Robert Fisk: A truce is declared in Egypt and the revolution continues – for now

 

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Forget about "increased tensions" between Egypt's new President and the dark power of the country's wealthy generals. Yesterday's convening of parliament in Cairo – in violation of a supreme court decision – was an "understanding" between Mohamed Morsi and the army élite that the antagonism between them must go no further.

So when Morsi's Speaker of parliament, Saad al-Katatni (a Muslim Brotherhood acolyte) told parliament, as relayed on state television, that they were gathered to review the rulings of the court (packed with ex-Mubarak acolytes), he was speaking within the limits of legality.

The clue to all this came on Monday when Field Marshal Tantawi, the head of the Supreme Military Council, explained that his decision to dissolve the Brotherhood-dominated parliament had merely been "an executive decision of the constitutional court's ruling". He was followed almost at once – in identical words – by Morsi who claimed that he was issuing "an executive order" to convene the body. In other words, everyone is now waving flags of truce.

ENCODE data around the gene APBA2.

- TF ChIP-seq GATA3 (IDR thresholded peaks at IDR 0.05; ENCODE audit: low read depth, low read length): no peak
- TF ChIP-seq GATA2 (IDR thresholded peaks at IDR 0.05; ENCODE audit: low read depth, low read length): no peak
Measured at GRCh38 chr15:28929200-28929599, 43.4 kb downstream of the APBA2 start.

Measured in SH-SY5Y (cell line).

The good news is that the new head of the court, appointed last week, is a good guy, known for his probity and anti-élitism. So there is a way out.

And over all these theatricals, of course, towers "the street", the hundreds of thousands – nay, millions – whom the army and ex-Mubarak satraps in the court know Morsi can call upon to demand his rights. Some may call this a balance of power, but there are a few dark shadows around. Not the least of these – sadly – was the absence at the sitting yesterday of some secular and independent members of parliament who, outnumbered by Islamists in the assembly, had no great desire for the "dissolved" parliament to return.

By their abstention, they aligned themselves – unwittingly, as the phrase goes – with the very ex-Mubarakites they fought so courageously during last year's revolution against the dictatorship. If the real revolutionaries lost the parliamentary elections (which they clearly did) then why do they now oppose the very democracy they struggled for, just because Egyptians preferred Islamist members of parliament to non-Islamist ones?

Either way, the 508-seat parliament is clearly back in business, albeit symbolically, and the first 10 days of Morsi's presidency have passed off peacefully – so far – proving (touch wood) that counter-revolutions don't always have to be successful. "Tensions lowered" then, for now.

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